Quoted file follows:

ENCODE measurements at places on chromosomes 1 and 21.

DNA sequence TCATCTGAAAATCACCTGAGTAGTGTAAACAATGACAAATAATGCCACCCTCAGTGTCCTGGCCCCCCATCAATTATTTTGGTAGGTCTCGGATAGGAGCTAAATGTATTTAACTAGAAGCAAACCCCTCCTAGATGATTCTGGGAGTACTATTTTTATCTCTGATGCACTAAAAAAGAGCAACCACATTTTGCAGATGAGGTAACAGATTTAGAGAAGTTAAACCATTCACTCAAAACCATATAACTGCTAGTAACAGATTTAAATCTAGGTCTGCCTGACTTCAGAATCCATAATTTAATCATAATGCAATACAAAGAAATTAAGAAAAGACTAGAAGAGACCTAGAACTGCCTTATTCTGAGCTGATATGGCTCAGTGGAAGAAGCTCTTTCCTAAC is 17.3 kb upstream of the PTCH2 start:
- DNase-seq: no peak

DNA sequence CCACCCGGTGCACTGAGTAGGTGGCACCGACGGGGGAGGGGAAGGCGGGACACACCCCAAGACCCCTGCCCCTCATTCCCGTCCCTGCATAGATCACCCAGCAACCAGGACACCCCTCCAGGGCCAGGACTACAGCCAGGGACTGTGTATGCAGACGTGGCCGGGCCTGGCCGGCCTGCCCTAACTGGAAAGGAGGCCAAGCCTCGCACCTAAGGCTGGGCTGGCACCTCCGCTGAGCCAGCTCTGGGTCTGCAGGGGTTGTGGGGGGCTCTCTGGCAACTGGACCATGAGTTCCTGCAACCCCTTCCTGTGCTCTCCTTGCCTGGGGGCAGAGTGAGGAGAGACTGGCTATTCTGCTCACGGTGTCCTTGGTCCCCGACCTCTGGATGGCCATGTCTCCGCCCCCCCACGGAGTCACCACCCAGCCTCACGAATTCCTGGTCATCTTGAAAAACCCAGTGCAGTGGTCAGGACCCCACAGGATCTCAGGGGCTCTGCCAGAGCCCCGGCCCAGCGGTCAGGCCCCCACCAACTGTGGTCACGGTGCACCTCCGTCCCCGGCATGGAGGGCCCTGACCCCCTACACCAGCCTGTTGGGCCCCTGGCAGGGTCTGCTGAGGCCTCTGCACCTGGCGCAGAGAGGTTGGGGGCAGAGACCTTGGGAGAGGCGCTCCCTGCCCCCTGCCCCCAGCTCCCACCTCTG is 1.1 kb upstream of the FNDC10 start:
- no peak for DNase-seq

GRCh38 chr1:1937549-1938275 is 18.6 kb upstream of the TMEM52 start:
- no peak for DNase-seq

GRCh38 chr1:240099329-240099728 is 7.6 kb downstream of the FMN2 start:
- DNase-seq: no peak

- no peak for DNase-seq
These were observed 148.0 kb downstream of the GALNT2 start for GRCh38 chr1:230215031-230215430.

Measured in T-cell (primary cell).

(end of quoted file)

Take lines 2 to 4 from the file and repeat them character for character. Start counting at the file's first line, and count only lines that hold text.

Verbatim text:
DNA sequence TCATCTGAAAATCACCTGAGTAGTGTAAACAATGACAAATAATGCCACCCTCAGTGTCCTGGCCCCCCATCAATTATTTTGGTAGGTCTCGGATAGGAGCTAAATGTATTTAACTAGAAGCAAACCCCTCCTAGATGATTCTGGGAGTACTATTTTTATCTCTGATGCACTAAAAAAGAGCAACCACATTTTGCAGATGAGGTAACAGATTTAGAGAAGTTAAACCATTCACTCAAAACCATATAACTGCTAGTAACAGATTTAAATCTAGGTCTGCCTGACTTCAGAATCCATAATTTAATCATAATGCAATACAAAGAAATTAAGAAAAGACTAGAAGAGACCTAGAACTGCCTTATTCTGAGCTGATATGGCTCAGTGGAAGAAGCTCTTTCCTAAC is 17.3 kb upstream of the PTCH2 start:
- DNase-seq: no peak

DNA sequence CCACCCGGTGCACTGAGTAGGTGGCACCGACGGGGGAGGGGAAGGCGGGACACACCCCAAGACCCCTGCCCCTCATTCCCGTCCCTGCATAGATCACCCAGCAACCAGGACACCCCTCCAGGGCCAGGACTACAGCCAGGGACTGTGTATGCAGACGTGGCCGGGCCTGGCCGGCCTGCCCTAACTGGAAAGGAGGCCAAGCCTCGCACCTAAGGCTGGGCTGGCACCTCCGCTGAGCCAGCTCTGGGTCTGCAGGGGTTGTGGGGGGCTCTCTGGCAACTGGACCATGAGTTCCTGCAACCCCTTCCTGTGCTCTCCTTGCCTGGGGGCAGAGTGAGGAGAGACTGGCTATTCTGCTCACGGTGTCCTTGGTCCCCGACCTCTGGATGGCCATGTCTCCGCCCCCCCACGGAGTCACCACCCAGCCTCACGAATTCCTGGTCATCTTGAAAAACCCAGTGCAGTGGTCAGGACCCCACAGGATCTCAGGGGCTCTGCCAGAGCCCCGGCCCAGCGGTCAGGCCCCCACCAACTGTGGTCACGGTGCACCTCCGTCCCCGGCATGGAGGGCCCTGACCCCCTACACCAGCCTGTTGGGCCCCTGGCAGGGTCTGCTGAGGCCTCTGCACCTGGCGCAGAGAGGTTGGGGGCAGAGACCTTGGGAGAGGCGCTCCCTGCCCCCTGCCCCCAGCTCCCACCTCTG is 1.1 kb upstream of the FNDC10 start: